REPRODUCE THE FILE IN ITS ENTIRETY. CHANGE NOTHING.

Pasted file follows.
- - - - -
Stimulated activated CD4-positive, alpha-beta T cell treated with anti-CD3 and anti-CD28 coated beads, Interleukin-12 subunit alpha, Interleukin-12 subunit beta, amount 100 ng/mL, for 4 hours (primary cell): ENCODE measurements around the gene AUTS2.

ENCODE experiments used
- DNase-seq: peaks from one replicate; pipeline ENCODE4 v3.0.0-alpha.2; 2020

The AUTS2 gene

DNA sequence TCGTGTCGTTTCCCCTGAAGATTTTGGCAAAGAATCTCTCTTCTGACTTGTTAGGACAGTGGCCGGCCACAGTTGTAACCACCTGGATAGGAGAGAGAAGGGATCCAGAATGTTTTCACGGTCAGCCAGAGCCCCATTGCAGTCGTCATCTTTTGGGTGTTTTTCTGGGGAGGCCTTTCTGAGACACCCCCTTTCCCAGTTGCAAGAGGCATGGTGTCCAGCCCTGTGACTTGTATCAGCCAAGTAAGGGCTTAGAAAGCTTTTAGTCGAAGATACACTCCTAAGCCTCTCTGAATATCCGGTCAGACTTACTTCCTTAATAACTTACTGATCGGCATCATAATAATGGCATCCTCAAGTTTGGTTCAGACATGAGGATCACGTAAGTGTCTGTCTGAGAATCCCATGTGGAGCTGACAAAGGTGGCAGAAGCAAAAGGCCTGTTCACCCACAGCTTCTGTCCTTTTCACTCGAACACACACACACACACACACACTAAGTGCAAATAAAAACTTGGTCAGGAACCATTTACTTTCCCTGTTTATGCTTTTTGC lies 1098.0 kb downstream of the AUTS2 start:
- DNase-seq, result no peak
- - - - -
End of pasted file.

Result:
Stimulated activated CD4-positive, alpha-beta T cell treated with anti-CD3 and anti-CD28 coated beads, Interleukin-12 subunit alpha, Interleukin-12 subunit beta, amount 100 ng/mL, for 4 hours (primary cell): ENCODE measurements around the gene AUTS2.

ENCODE experiments used
- DNase-seq: peaks from one replicate; pipeline ENCODE4 v3.0.0-alpha.2; 2020

The AUTS2 gene

DNA sequence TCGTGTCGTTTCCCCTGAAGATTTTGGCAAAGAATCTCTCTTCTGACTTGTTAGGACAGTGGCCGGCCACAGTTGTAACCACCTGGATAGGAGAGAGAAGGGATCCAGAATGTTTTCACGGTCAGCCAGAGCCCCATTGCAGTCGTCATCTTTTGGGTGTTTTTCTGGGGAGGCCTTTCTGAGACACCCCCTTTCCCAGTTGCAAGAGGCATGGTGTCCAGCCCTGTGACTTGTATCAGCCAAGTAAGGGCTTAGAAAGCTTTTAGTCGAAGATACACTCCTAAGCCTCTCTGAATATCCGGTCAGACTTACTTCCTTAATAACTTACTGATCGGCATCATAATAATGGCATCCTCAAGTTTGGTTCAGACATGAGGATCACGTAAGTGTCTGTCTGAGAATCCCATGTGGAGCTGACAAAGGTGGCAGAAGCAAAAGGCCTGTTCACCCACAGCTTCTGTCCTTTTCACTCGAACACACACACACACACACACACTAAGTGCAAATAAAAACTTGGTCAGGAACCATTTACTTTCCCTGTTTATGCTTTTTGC lies 1098.0 kb downstream of the AUTS2 start:
- DNase-seq, result no peak